It is apparent to anyone who has kept up with the Eagles this season that Demetress Bell was a tremendous bust of a signing and his porous pass blocking made it difficult for Vick to establish any rhythm at all.
But Bell wasn't the only one to blame for the poor blocking. Other than Bell's poor play and Dallas Reynolds' inexperience, have Eagles fans considered the role LeSean McCoy played in the Eagles' first loss of the season?
On the surface, it appears that McCoy played well. He averaged over five yards per carry and did not turn the ball over. When he caught the ball, he was effective after the catch. From a fantasy standpoint, McCoy was great.
But a look at the game tape shows more. McCoy's blocking was poor. And it wasn't just bad, it failed in crucial situations when the offense was counting on him.
The play that jumps out to most who watched the game is the play that ended the half, and perhaps the game. With only a handful of seconds remaining, Andy Reid made the decision to take one last shot into the end zone, only to have Vick blindsided and fumble the ball. The fumble was returned for six points and gave Arizona a seemingly insurmountable lead at 24-0.
Who was to blame for that play? Some would say Vick. As the quarterback, perhaps he should have recognized the blitz and made an adjustment. Or at the very least, being in a short pass situation, he should have released the ball sooner.
However, interviews with players after the game would reveal that it was McCoy's assignment to block that blitzing defender. McCoy instead attempted to block James Sanders, who was Brent Celek's assignment. This left Kerry Rhodes entirely unchallenged and he was able to deliver a vicious hit, knocking the ball loose.
Well, maybe it was just one isolated mistake. Accidents happen, right?
Actually, McCoy continued to be a liability in pass protection all game long.
While the score was 24-0 at halftime, there was still an entire two quarters left to play. The Eagles have come back from greater odds in the past to win games (any new Eagles fans should Google Miracle at the New Meadowlands). But McCoy's poor blocking came in many crucial situations which slowed the offense's momentum.
In the second half, the Eagles defense tightened up and did not allow Arizona to score for the entire third quarter. The Eagles managed a field goal to cut the deficit to within three touchdowns. And on a drive with 0:15 left in the third quarter, the Eagles found themselves at 3rd-and-5 at the Cardinals' 22 yard line in a must-convert situation, but also the momentum and field position to score.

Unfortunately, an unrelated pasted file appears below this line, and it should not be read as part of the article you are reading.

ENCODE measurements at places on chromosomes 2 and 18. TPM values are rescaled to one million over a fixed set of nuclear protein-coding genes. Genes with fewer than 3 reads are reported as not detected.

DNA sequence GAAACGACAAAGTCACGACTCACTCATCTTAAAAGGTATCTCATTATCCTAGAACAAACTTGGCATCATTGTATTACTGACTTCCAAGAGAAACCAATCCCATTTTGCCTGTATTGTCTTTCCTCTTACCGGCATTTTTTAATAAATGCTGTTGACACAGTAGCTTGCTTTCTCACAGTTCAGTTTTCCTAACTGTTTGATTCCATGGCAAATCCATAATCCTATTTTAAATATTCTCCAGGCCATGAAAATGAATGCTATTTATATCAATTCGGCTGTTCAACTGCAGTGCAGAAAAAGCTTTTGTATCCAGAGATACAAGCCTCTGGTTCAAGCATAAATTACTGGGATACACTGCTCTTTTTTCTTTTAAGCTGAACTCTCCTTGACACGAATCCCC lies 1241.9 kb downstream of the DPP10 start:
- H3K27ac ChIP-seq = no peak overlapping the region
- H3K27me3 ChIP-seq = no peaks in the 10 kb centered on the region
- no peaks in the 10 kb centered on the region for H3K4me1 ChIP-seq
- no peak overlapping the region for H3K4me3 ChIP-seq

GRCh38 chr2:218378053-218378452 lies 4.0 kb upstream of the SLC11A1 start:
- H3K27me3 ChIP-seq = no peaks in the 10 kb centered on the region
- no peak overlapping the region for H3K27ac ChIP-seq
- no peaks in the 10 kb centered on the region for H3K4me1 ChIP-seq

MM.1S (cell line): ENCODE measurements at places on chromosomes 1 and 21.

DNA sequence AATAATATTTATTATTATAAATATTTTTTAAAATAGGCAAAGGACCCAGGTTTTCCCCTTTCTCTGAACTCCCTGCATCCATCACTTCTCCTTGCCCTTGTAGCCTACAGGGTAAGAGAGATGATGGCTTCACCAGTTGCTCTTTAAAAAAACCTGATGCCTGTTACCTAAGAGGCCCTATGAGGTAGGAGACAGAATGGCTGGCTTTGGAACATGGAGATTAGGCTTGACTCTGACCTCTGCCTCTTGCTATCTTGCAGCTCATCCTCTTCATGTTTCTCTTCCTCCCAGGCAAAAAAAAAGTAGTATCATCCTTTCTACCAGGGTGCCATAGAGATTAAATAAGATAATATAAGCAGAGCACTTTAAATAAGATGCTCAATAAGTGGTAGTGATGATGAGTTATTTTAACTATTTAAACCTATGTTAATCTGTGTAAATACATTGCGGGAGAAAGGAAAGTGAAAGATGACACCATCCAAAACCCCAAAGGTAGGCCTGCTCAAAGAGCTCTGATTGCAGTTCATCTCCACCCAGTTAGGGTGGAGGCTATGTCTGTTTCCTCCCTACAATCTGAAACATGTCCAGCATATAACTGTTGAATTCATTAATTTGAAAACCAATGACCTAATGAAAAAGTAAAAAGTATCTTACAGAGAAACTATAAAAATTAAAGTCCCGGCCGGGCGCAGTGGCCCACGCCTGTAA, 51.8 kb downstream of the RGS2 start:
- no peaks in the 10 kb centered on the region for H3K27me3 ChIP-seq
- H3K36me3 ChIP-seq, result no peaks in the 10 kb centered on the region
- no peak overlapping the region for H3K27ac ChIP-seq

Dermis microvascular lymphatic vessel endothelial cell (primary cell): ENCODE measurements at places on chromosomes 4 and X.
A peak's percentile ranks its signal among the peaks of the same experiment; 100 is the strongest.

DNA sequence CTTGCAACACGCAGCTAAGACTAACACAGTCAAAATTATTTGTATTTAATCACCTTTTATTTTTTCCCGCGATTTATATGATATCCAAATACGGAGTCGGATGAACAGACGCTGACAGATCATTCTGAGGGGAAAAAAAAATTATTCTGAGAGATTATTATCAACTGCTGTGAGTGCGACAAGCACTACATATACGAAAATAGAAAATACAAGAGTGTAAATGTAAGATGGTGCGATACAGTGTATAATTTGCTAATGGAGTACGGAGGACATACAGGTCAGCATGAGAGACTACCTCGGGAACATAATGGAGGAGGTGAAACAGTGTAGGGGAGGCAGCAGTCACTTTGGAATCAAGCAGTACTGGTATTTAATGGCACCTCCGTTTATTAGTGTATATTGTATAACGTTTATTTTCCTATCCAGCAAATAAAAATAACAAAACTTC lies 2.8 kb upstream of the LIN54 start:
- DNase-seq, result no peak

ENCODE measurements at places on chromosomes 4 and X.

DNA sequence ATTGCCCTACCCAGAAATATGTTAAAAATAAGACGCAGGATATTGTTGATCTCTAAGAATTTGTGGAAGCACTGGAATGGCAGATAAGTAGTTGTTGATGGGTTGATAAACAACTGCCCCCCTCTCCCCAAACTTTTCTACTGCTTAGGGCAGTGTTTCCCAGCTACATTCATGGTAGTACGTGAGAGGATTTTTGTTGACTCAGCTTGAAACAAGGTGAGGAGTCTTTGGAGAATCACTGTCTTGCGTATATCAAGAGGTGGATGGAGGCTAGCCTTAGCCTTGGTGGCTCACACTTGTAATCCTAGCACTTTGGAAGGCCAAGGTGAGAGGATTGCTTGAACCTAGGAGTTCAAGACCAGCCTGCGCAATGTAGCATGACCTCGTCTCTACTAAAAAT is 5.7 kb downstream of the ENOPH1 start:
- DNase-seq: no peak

But then, McCoy failed to pick up the blitz again and Kerry Rhodes once again got a free shot at Vick. In this instance, Vick bailed out his running back with a spectacular move but had no choice but to throw the ball away as more Cardinals began closing in. Reid then made the questionable decision to kick the field goal despite needing three touchdowns to tie the game.
Who was most to blame for the poor performance of the offense?
Perhaps they were just isolated plays and, in McCoy's defense, the Cardinals defense is arguably one of the best in the league. But all game long, McCoy looked like he was struggling to both diagnose the blitz and to effectively fend it off.
The Eagles had concerns at the end of Brian Westbrook's career with the Eagles as to whether any of his successors could pick up the blitz as well as Westbrook did. McCoy has perhaps become every bit as effective of a rusher that Westbrook was, but he still struggles at times in pass protection.
McCoy may be the unanimous best player on the offense, perhaps even the best player on the team. But he needs to step up in key moments when his team needs him to, not just as a runner, but by picking up the blitz effectively.
If not, then perhaps Marty Mornhinweg should devise more plays for McCoy as a receiver in passing situations. But if he is to continue to be assigned to picking up the blitz, he must improve in that area, especially when the team desperately needs a first down.